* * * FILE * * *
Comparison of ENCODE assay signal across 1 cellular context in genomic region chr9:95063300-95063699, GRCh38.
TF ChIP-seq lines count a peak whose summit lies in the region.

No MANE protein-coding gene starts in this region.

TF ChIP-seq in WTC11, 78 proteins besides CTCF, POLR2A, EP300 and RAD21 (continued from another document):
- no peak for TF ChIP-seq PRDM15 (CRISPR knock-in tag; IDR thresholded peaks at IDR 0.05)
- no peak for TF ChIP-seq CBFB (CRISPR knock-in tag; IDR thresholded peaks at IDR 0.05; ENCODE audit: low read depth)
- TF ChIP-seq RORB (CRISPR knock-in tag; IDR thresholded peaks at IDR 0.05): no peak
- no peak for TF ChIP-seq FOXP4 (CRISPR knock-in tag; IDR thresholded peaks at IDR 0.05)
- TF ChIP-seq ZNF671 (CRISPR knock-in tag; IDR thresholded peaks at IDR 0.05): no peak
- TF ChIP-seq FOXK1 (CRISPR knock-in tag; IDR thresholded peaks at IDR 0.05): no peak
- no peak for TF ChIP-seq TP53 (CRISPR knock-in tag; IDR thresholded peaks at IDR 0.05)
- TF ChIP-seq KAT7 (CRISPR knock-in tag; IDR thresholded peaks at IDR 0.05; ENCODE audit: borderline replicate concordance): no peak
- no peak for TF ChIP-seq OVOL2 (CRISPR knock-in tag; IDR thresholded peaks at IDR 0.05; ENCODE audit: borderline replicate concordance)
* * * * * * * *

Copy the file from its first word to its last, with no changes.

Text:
Comparison of ENCODE assay signal across 1 cellular context in genomic region chr9:95063300-95063699, GRCh38.
TF ChIP-seq lines count a peak whose summit lies in the region.

No MANE protein-coding gene starts in this region.

TF ChIP-seq in WTC11, 78 proteins besides CTCF, POLR2A, EP300 and RAD21 (continued from another document):
- no peak for TF ChIP-seq PRDM15 (CRISPR knock-in tag; IDR thresholded peaks at IDR 0.05)
- no peak for TF ChIP-seq CBFB (CRISPR knock-in tag; IDR thresholded peaks at IDR 0.05; ENCODE audit: low read depth)
- TF ChIP-seq RORB (CRISPR knock-in tag; IDR thresholded peaks at IDR 0.05): no peak
- no peak for TF ChIP-seq FOXP4 (CRISPR knock-in tag; IDR thresholded peaks at IDR 0.05)
- TF ChIP-seq ZNF671 (CRISPR knock-in tag; IDR thresholded peaks at IDR 0.05): no peak
- TF ChIP-seq FOXK1 (CRISPR knock-in tag; IDR thresholded peaks at IDR 0.05): no peak
- no peak for TF ChIP-seq TP53 (CRISPR knock-in tag; IDR thresholded peaks at IDR 0.05)
- TF ChIP-seq KAT7 (CRISPR knock-in tag; IDR thresholded peaks at IDR 0.05; ENCODE audit: borderline replicate concordance): no peak
- no peak for TF ChIP-seq OVOL2 (CRISPR knock-in tag; IDR thresholded peaks at IDR 0.05; ENCODE audit: borderline replicate concordance)